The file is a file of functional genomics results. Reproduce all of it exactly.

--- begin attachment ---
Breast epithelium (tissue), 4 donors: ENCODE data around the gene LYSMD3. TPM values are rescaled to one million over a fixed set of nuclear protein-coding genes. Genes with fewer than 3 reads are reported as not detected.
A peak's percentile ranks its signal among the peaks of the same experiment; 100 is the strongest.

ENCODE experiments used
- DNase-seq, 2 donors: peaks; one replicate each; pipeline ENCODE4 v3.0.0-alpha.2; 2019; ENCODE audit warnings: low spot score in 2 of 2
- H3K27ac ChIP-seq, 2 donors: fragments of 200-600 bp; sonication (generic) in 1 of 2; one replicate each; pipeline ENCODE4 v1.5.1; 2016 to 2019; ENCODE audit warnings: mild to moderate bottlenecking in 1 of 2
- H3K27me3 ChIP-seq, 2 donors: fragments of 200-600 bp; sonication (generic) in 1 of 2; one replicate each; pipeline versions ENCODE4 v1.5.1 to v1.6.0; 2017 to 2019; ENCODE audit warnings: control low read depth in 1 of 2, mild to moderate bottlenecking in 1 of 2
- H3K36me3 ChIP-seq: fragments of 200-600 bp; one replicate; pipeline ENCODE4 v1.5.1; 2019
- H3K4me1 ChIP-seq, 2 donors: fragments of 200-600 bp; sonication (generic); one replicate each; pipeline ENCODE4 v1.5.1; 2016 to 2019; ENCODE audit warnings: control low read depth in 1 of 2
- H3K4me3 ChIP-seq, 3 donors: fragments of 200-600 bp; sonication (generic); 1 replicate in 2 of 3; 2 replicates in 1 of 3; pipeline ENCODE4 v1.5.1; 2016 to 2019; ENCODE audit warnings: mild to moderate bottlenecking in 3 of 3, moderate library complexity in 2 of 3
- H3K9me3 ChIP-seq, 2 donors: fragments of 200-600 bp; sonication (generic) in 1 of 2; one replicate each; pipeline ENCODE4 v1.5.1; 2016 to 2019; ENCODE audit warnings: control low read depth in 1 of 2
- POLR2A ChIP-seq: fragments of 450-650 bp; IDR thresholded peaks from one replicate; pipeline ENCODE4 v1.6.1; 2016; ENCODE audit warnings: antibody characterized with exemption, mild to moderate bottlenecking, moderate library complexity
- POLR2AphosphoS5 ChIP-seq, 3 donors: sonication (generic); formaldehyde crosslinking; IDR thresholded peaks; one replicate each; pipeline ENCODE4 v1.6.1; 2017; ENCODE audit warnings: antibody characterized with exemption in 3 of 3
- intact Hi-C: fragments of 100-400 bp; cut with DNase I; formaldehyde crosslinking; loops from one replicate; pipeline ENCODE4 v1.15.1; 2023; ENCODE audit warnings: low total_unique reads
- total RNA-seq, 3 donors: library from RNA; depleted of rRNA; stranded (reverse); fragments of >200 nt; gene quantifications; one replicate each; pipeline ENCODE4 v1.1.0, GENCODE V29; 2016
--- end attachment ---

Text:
Breast epithelium (tissue), 4 donors: ENCODE data around the gene LYSMD3. TPM values are rescaled to one million over a fixed set of nuclear protein-coding genes. Genes with fewer than 3 reads are reported as not detected.
A peak's percentile ranks its signal among the peaks of the same experiment; 100 is the strongest.

ENCODE experiments used
- DNase-seq, 2 donors: peaks; one replicate each; pipeline ENCODE4 v3.0.0-alpha.2; 2019; ENCODE audit warnings: low spot score in 2 of 2
- H3K27ac ChIP-seq, 2 donors: fragments of 200-600 bp; sonication (generic) in 1 of 2; one replicate each; pipeline ENCODE4 v1.5.1; 2016 to 2019; ENCODE audit warnings: mild to moderate bottlenecking in 1 of 2
- H3K27me3 ChIP-seq, 2 donors: fragments of 200-600 bp; sonication (generic) in 1 of 2; one replicate each; pipeline versions ENCODE4 v1.5.1 to v1.6.0; 2017 to 2019; ENCODE audit warnings: control low read depth in 1 of 2, mild to moderate bottlenecking in 1 of 2
- H3K36me3 ChIP-seq: fragments of 200-600 bp; one replicate; pipeline ENCODE4 v1.5.1; 2019
- H3K4me1 ChIP-seq, 2 donors: fragments of 200-600 bp; sonication (generic); one replicate each; pipeline ENCODE4 v1.5.1; 2016 to 2019; ENCODE audit warnings: control low read depth in 1 of 2
- H3K4me3 ChIP-seq, 3 donors: fragments of 200-600 bp; sonication (generic); 1 replicate in 2 of 3; 2 replicates in 1 of 3; pipeline ENCODE4 v1.5.1; 2016 to 2019; ENCODE audit warnings: mild to moderate bottlenecking in 3 of 3, moderate library complexity in 2 of 3
- H3K9me3 ChIP-seq, 2 donors: fragments of 200-600 bp; sonication (generic) in 1 of 2; one replicate each; pipeline ENCODE4 v1.5.1; 2016 to 2019; ENCODE audit warnings: control low read depth in 1 of 2
- POLR2A ChIP-seq: fragments of 450-650 bp; IDR thresholded peaks from one replicate; pipeline ENCODE4 v1.6.1; 2016; ENCODE audit warnings: antibody characterized with exemption, mild to moderate bottlenecking, moderate library complexity
- POLR2AphosphoS5 ChIP-seq, 3 donors: sonication (generic); formaldehyde crosslinking; IDR thresholded peaks; one replicate each; pipeline ENCODE4 v1.6.1; 2017; ENCODE audit warnings: antibody characterized with exemption in 3 of 3
- intact Hi-C: fragments of 100-400 bp; cut with DNase I; formaldehyde crosslinking; loops from one replicate; pipeline ENCODE4 v1.15.1; 2023; ENCODE audit warnings: low total_unique reads
- total RNA-seq, 3 donors: library from RNA; depleted of rRNA; stranded (reverse); fragments of >200 nt; gene quantifications; one replicate each; pipeline ENCODE4 v1.1.0, GENCODE V29; 2016